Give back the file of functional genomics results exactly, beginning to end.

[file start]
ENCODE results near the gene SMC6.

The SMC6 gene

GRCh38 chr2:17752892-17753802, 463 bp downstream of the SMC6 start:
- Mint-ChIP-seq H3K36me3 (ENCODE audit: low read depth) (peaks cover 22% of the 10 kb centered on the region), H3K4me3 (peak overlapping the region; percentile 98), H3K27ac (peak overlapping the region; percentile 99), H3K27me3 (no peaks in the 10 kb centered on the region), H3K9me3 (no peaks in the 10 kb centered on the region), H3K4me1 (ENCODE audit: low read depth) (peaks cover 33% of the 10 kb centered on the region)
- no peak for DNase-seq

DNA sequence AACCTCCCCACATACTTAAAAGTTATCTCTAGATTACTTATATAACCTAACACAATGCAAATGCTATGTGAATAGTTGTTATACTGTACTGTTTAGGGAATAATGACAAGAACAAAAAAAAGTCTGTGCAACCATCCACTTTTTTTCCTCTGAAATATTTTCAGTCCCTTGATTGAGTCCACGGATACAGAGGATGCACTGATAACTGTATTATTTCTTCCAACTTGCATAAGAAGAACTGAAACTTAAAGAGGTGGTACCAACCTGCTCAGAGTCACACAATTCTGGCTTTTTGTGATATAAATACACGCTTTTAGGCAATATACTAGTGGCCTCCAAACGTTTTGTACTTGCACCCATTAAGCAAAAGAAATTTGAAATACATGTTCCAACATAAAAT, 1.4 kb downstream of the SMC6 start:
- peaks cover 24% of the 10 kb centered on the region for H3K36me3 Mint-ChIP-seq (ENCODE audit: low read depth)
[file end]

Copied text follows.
ENCODE results near the gene SMC6.

The SMC6 gene

GRCh38 chr2:17752892-17753802, 463 bp downstream of the SMC6 start:
- Mint-ChIP-seq H3K36me3 (ENCODE audit: low read depth) (peaks cover 22% of the 10 kb centered on the region), H3K4me3 (peak overlapping the region; percentile 98), H3K27ac (peak overlapping the region; percentile 99), H3K27me3 (no peaks in the 10 kb centered on the region), H3K9me3 (no peaks in the 10 kb centered on the region), H3K4me1 (ENCODE audit: low read depth) (peaks cover 33% of the 10 kb centered on the region)
- no peak for DNase-seq

DNA sequence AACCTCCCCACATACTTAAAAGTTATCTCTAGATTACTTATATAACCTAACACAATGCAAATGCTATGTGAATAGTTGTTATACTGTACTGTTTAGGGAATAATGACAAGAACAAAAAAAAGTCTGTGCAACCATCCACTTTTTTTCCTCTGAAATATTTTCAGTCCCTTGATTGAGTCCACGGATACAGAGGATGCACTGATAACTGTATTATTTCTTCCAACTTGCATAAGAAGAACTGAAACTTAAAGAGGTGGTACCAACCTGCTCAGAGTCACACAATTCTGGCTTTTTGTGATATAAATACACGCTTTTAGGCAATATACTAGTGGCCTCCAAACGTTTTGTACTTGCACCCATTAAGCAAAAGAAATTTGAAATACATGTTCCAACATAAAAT, 1.4 kb downstream of the SMC6 start:
- peaks cover 24% of the 10 kb centered on the region for H3K36me3 Mint-ChIP-seq (ENCODE audit: low read depth)